It's been thirty years since the release of Run-D.M.C.'s self-titled debut LP, which made its way to record stores on March 27, 1984. The album is a cultural landmark, introducing legendary rappers Joseph "Run" Simmons and Darryl "D.M.C." McDaniels, plus their DJ Jason "Jam Master Jay" Mizell, each of whom hailed from Hollis, Queens.
Originally calling themselves Orange Crush, the group formed in 1982. After a solo single ("Street Kid") from Run failed to garner much interest, his older brother, Russell Simmons, was swayed into taking on the group as a trio. He changed their name to Run-D.M.C. and began shopping around their demo. He got a bite from Profile Records co-founder Cory Robbins, who inked them to a deal shortly after hearing an early version of "It's Like That," which they recorded with producer Larry Smith in his home studio in Queens. Robbins gave the group $2,000 to re-record the single, and they returned with it, plus "Sucker M.C.'s." The pair of songs were released together as a twelve-inch in 1983, and while urban radio at the time was still slow to embrace hip-hop, Kiss FM in New York City took a chance on playing "It's Like That." Other urban radio stations followed suit and eventually the song rose to No. 15 on the Hot R&B/Hip-Hop Songs chart, while selling upwards of 250,000 copies.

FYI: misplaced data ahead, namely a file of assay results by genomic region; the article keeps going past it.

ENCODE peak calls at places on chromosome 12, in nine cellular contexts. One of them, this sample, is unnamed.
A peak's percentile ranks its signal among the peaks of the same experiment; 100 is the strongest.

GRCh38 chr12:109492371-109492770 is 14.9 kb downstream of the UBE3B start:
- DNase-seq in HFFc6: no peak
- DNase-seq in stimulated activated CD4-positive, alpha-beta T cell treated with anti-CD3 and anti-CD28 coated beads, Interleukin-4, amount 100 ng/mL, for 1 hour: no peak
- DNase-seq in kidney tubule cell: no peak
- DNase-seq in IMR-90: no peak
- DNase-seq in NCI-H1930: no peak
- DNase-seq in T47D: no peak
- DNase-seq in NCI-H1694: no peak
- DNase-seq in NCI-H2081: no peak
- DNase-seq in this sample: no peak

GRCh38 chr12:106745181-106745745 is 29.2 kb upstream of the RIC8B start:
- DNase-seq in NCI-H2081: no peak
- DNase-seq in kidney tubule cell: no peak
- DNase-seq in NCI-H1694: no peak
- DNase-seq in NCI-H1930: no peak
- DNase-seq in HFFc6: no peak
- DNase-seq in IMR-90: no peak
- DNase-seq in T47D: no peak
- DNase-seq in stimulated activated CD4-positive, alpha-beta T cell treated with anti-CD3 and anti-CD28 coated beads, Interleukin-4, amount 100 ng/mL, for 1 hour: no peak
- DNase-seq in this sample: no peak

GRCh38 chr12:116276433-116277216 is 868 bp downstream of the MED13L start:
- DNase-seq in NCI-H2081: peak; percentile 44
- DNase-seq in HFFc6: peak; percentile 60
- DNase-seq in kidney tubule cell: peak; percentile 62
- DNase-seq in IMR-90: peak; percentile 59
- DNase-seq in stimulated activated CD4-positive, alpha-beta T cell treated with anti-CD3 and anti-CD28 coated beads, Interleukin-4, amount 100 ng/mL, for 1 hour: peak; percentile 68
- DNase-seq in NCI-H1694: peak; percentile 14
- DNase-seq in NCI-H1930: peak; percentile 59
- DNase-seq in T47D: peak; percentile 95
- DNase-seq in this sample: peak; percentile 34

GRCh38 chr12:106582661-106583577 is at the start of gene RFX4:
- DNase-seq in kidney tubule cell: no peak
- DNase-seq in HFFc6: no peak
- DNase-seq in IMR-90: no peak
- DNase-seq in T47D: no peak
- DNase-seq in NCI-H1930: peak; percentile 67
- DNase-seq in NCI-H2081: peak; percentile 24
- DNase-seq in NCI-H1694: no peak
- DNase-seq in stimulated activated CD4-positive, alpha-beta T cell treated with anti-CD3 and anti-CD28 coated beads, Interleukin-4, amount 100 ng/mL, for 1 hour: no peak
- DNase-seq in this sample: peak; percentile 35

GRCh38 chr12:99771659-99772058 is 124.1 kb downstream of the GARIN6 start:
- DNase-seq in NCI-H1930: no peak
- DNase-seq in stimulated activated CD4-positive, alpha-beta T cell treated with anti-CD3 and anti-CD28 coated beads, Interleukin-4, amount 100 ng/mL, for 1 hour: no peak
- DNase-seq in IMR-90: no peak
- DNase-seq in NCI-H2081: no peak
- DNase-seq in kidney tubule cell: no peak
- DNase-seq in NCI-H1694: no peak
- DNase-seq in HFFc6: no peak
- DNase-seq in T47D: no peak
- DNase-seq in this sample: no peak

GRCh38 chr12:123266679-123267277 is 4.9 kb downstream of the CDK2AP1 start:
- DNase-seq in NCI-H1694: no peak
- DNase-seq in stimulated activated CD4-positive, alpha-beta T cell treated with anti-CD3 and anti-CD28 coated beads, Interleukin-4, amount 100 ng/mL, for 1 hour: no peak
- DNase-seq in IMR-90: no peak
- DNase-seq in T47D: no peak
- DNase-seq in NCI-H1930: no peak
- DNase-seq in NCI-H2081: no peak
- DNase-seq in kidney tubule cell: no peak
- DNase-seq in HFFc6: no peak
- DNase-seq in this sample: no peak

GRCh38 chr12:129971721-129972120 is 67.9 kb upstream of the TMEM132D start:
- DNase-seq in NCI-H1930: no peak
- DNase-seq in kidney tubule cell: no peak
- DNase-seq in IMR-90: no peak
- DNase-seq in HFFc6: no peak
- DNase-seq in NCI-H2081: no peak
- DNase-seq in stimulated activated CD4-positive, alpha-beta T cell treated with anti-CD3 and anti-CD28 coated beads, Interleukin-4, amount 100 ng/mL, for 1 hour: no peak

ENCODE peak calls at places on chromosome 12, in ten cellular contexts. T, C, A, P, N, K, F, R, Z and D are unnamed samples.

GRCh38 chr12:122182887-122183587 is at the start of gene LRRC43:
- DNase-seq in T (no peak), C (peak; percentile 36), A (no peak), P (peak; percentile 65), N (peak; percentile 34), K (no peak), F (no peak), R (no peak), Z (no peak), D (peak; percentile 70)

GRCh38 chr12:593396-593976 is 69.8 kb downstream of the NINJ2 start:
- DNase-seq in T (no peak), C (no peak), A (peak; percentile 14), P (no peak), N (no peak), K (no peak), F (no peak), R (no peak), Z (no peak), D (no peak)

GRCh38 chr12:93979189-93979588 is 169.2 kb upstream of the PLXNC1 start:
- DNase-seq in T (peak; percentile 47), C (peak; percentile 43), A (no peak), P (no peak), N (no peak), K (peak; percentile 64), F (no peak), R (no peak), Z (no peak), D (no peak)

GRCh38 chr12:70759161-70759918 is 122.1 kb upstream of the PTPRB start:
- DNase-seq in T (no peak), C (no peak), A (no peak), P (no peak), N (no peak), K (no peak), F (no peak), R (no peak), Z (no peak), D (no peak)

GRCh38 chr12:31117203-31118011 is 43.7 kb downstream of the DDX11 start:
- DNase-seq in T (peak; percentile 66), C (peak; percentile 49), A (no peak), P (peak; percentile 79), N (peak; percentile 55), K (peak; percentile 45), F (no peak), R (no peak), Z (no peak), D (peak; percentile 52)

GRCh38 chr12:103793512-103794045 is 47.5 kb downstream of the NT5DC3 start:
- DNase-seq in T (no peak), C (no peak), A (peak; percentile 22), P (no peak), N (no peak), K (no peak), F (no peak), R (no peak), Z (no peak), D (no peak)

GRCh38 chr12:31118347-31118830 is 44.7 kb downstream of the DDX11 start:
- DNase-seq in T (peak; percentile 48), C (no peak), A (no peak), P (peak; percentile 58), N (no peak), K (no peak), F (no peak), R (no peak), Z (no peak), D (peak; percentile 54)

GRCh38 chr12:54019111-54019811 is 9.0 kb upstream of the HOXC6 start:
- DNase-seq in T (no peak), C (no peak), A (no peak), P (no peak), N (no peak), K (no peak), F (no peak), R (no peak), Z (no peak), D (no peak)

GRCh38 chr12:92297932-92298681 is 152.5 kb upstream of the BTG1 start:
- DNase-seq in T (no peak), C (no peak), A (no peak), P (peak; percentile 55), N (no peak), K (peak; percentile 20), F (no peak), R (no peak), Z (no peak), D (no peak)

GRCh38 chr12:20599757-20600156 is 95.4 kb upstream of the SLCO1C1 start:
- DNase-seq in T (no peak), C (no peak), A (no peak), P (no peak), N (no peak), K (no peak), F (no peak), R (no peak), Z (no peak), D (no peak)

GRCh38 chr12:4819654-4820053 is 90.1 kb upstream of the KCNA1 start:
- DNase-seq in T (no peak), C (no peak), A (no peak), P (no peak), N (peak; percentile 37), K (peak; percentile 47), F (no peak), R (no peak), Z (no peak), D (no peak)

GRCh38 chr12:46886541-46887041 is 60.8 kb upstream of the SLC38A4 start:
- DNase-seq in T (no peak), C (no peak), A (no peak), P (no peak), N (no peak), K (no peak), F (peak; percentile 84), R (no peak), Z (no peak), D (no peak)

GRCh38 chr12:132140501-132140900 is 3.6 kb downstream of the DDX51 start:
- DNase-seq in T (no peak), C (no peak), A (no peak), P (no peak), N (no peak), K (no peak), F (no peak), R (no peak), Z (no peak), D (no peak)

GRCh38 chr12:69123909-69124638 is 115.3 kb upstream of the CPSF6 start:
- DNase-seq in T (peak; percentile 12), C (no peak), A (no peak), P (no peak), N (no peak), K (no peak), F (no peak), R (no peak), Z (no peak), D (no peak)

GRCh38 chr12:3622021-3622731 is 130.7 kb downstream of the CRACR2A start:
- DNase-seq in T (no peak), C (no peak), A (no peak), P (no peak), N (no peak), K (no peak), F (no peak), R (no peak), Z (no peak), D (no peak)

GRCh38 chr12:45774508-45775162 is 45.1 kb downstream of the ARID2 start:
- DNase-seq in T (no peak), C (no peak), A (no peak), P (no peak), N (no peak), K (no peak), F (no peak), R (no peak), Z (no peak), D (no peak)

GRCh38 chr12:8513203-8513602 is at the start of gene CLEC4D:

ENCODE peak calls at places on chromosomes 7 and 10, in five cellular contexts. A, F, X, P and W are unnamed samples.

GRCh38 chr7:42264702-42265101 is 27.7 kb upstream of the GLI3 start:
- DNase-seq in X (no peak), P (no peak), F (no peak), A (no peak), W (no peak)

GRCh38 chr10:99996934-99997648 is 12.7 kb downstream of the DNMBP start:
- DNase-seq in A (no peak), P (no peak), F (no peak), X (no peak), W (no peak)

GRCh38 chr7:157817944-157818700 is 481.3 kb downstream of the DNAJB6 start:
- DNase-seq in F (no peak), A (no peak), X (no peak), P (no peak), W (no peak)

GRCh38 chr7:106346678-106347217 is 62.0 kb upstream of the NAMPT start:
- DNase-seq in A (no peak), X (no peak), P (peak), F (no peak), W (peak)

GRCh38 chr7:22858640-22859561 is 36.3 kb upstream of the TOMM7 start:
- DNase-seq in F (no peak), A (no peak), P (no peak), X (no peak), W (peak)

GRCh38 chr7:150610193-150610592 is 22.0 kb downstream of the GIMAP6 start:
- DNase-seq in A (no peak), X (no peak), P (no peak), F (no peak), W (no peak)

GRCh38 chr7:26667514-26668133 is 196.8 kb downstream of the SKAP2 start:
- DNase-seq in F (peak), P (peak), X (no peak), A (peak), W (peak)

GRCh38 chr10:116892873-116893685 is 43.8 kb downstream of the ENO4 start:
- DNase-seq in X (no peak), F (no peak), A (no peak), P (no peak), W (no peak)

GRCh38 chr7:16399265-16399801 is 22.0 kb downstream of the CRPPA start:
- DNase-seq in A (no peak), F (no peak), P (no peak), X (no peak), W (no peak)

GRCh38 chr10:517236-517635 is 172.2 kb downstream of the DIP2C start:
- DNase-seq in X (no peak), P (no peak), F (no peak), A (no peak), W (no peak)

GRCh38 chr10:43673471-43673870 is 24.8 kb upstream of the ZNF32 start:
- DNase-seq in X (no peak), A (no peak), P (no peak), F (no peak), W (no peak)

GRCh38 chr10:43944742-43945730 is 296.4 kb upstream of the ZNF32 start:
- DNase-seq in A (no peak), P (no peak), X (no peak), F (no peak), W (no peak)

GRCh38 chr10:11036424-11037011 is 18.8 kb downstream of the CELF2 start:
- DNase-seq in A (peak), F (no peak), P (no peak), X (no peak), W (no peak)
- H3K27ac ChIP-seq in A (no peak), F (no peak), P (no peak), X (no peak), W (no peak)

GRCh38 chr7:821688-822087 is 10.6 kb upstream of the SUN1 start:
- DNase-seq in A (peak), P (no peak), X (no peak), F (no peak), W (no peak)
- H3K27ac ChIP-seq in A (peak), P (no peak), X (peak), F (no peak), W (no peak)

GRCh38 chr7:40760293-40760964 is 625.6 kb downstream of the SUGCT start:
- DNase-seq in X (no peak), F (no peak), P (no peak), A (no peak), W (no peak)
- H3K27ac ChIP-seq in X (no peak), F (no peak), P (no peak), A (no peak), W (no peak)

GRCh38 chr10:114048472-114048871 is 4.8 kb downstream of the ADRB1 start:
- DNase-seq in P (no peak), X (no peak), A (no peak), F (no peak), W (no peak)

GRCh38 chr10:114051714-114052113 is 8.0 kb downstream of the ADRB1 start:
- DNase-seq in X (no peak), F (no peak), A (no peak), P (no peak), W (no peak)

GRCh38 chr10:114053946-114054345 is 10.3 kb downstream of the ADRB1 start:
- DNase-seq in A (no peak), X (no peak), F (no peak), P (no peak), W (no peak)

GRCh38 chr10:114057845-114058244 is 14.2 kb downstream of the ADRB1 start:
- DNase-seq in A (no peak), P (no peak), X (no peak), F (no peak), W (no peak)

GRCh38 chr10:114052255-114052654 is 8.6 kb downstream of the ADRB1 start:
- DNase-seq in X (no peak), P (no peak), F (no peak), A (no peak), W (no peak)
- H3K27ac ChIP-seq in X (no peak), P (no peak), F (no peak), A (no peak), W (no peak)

But despite the strong sales, hip-hop, in its infancy, was still ostensibly a singles-driven business. Even the thought of selling a full-length LP was adventurous at the time. That is, of course, until another Run-D.M.C. song, "Hard Times," rose to No. 11 on Hot R&B/Hip-Hop Songs. The Hollis boys were hitting on something. Their sparse-but-aggressive tracks stood in stark contrast to the smooth R&B-inflected rap songs of the day, and it was hard to not be captivated by DMC's booming voice, Run's shout rap and Jay's proficiency behind the wheels of steel. What's more, while other MCs dressed in glitzy disco-inspired costumes, Run-D.M.C. wore tracksuits, Cazal glasses and Adidas. They looked like the people in the street they were making their records for. They were authentic before authenticity in hip-hop was even a thing.